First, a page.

Moving to Mars Permanently
People have begun the applications in hopes to be accepted to the opportunity to move to the “Red Planet.” (Photo provided by Pixabay.)
If you are tired of this planet, you’ll be excited to hear the news: People are planning to move to Mars permanently.
Mars is the fourth planet from the Sun named after the Roman god of war, and is often referred to as the Red Planet. The terrestrial planet has surface features reminiscent of the moon, with valleys, deserts and polar ice caps.
While some people would never be able to give up their possessions and life here on earth, others are choosing to leave everything behind to explore Mars.
Hundreds of people have applied to be chosen for a one-way trip to Mars, and the selection process is detailed, as not everybody would be right fit for the trip.
Candidates must be curious, creative, adaptable and over the age of 18. Other physical and intellectual requirements are also needed for the evaluation.
Natalie Lawler, Australian native and mother of two, has been selected as the 100th global finalists competing to be part of the four-person team to head off to Mars in 2024 to live permanently.
“I think that all humans have this natural curiosity and it’s the next giant leap for mankind. If we can live on Mars we can live anywhere,” Lawler said.
The plan is to have a colony on Mars, sending another team of four astronauts every two years. Teams will be trained for eight years with diligence.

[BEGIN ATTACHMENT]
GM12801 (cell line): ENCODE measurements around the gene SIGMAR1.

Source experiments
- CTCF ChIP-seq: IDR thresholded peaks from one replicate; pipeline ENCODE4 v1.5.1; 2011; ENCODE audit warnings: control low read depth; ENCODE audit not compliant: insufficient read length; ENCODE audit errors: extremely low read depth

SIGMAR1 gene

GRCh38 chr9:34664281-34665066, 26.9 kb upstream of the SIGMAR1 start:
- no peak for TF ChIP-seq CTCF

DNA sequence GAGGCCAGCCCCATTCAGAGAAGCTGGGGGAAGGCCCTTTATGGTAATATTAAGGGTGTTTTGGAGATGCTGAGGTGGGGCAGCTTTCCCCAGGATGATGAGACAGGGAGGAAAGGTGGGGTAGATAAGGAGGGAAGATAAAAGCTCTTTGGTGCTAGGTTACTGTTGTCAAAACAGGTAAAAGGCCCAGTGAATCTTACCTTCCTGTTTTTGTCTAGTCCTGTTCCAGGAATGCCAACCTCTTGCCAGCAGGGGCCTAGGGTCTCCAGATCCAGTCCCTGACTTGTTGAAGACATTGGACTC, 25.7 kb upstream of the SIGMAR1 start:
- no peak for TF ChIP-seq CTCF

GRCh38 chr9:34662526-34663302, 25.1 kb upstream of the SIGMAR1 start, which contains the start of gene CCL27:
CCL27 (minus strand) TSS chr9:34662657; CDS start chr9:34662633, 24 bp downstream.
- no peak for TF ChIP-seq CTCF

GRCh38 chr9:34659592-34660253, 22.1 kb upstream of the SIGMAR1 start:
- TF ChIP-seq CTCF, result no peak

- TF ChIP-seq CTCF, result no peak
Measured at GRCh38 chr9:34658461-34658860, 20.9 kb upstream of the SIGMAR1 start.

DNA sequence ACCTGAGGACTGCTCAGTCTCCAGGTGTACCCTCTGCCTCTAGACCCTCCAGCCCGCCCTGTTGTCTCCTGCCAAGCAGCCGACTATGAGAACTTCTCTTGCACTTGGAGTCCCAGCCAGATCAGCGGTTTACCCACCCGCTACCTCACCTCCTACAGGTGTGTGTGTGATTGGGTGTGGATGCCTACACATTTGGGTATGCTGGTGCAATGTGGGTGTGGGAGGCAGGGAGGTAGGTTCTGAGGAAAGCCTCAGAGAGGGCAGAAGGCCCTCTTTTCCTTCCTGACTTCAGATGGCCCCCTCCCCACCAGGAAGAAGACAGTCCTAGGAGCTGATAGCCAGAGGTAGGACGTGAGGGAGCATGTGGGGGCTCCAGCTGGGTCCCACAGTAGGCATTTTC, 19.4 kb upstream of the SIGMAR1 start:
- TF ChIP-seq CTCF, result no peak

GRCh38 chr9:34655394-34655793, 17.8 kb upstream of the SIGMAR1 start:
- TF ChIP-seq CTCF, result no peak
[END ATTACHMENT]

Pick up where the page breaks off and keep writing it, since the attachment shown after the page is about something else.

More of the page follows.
The program hopes to do eight cargo missions to show they can provide and supply oxygen, water and habitat before people leave the Earth.
”There’s lots of risks with the mission, but the benefit of the mission that Mars 1 has planned is that it’s using proven technology, so they are not waiting for technology to be invented to be able to make this mission a success,” Lawler said.
Mars settlers will have to take food supplies and plant crops in order to survive.
NASA developed a soil similar to Mars in order to test crop growths. Dutch scientists were able to find crops of four vegetables and cereals that have been safe to eat.
According to the team from Wageningen University in the Netherlands, several harvests of peas, rye, radishes and tomatoes grown on the soil were found with no dangerous levels of heavy metals.
Further testing is needed on remaining crops.
Uncertainty remains on whether or not humans can be survive in high levels of metals, such as cadmium, copper and lead, all present in Mars soil.
For more information on missions to Mars, visit: https://www.nasa.gov/.